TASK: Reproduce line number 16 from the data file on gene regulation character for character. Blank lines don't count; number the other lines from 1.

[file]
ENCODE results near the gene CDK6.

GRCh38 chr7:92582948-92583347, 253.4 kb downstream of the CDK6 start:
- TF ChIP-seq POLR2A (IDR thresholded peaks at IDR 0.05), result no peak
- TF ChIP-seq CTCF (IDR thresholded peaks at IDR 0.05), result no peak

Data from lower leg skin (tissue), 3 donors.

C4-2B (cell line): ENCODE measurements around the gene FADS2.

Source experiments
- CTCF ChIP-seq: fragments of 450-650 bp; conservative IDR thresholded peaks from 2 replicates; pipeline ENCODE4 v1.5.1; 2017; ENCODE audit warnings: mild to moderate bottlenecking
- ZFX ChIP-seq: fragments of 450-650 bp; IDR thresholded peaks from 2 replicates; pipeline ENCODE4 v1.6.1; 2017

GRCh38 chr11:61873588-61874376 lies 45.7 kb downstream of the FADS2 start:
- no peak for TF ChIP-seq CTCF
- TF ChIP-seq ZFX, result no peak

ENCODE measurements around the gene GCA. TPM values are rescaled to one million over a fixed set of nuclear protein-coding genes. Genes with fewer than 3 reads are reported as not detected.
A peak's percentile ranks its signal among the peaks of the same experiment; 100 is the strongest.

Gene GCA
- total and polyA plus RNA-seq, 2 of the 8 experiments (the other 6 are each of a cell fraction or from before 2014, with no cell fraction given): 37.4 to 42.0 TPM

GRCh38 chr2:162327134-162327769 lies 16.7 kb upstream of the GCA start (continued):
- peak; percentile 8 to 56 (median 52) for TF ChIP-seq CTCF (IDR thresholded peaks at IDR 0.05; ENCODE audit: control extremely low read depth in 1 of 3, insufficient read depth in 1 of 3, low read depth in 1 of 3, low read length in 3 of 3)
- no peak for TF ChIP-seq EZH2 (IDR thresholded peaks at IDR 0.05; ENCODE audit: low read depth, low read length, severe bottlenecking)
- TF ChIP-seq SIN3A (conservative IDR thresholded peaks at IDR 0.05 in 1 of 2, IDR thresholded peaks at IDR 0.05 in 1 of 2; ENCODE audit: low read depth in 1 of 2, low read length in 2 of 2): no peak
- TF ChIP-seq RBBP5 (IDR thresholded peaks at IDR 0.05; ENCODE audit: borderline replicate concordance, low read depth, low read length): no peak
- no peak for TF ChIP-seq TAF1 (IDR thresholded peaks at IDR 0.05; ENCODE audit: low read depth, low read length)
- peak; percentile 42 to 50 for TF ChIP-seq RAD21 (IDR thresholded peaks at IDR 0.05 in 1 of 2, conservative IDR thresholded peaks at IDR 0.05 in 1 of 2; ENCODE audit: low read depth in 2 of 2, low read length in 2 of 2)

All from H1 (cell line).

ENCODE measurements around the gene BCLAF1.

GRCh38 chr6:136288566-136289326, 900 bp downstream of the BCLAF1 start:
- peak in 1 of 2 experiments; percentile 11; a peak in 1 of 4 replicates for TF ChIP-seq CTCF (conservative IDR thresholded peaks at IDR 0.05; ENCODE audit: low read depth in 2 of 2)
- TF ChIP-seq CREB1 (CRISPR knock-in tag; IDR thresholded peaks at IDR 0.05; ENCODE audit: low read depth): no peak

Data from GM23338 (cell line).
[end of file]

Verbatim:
- total and polyA plus RNA-seq, 2 of the 8 experiments (the other 6 are each of a cell fraction or from before 2014, with no cell fraction given): 37.4 to 42.0 TPM